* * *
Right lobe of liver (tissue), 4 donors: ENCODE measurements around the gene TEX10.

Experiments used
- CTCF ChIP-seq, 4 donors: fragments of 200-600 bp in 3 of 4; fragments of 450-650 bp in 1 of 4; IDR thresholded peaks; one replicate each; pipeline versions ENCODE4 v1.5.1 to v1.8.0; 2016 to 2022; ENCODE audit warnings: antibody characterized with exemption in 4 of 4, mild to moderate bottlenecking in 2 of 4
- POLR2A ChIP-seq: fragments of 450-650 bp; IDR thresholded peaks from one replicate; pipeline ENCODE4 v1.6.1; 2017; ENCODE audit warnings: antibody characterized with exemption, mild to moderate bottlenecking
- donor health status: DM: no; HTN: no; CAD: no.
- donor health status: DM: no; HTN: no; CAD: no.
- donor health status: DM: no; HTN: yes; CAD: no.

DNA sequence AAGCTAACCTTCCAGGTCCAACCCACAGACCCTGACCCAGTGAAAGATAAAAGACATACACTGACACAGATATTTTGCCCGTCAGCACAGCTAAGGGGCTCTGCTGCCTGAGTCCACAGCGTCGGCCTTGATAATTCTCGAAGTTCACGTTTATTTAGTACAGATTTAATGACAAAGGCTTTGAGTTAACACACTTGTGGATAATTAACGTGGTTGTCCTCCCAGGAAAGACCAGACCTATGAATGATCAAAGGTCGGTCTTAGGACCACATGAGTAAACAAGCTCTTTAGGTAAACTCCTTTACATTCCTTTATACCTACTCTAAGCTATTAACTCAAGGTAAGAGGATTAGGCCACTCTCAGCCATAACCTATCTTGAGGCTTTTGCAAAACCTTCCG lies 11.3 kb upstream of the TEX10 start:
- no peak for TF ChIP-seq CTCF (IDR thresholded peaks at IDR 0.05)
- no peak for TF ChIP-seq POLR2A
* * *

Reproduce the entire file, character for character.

Right lobe of liver (tissue), 4 donors: ENCODE measurements around the gene TEX10.

Experiments used
- CTCF ChIP-seq, 4 donors: fragments of 200-600 bp in 3 of 4; fragments of 450-650 bp in 1 of 4; IDR thresholded peaks; one replicate each; pipeline versions ENCODE4 v1.5.1 to v1.8.0; 2016 to 2022; ENCODE audit warnings: antibody characterized with exemption in 4 of 4, mild to moderate bottlenecking in 2 of 4
- POLR2A ChIP-seq: fragments of 450-650 bp; IDR thresholded peaks from one replicate; pipeline ENCODE4 v1.6.1; 2017; ENCODE audit warnings: antibody characterized with exemption, mild to moderate bottlenecking
- donor health status: DM: no; HTN: no; CAD: no.
- donor health status: DM: no; HTN: no; CAD: no.
- donor health status: DM: no; HTN: yes; CAD: no.

DNA sequence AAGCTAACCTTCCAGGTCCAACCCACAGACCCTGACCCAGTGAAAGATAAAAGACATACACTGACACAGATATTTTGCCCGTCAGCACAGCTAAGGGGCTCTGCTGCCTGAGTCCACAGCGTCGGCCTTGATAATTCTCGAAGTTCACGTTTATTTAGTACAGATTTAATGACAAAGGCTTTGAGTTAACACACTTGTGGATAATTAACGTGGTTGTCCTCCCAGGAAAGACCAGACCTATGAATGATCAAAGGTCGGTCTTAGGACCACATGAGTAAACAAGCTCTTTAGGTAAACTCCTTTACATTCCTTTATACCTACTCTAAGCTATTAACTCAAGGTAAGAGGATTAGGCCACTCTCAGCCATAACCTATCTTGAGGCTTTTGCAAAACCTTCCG lies 11.3 kb upstream of the TEX10 start:
- no peak for TF ChIP-seq CTCF (IDR thresholded peaks at IDR 0.05)
- no peak for TF ChIP-seq POLR2A